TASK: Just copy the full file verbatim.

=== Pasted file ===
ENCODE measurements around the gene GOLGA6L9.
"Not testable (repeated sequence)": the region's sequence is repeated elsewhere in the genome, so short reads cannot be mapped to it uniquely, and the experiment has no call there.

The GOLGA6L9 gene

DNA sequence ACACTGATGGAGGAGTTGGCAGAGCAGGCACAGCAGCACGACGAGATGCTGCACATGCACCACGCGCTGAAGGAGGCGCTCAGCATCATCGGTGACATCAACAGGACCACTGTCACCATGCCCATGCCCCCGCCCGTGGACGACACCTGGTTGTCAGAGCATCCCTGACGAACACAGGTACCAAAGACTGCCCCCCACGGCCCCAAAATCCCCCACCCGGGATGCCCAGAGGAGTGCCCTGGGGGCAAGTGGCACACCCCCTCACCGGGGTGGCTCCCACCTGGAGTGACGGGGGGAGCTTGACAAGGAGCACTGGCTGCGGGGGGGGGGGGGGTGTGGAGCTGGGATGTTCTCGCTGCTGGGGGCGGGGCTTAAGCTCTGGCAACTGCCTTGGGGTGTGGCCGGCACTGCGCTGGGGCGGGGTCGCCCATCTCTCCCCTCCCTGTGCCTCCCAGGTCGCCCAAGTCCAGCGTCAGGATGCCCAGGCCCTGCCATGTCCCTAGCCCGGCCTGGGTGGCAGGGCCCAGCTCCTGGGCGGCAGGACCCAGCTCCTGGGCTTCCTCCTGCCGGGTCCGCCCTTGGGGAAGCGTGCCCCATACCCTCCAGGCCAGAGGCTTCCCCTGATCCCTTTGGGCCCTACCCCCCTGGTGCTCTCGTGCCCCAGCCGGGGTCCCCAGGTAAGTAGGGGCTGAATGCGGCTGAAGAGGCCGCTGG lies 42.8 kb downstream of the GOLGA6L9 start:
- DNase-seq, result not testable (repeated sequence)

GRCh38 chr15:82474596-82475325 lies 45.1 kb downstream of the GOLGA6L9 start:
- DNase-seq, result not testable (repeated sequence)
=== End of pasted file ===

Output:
ENCODE measurements around the gene GOLGA6L9.
"Not testable (repeated sequence)": the region's sequence is repeated elsewhere in the genome, so short reads cannot be mapped to it uniquely, and the experiment has no call there.

The GOLGA6L9 gene

DNA sequence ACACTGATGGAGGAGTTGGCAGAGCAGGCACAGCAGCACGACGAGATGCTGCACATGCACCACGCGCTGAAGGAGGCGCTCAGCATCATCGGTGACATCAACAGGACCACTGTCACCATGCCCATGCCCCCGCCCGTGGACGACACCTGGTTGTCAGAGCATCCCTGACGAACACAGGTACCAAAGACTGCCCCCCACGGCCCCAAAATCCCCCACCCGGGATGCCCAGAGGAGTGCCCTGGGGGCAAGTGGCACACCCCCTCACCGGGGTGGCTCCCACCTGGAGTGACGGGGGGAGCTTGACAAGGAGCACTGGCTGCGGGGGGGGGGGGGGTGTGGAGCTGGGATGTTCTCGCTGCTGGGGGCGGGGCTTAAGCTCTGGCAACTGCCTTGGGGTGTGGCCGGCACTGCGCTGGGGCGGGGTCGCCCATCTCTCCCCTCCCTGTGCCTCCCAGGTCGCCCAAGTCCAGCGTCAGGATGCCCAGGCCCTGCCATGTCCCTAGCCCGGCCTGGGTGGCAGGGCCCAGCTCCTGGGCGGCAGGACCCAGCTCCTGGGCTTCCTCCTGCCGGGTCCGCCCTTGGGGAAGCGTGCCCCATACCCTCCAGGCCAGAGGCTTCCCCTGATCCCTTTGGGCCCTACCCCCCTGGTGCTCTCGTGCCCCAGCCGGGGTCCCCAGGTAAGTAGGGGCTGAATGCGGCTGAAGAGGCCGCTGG lies 42.8 kb downstream of the GOLGA6L9 start:
- DNase-seq, result not testable (repeated sequence)

GRCh38 chr15:82474596-82475325 lies 45.1 kb downstream of the GOLGA6L9 start:
- DNase-seq, result not testable (repeated sequence)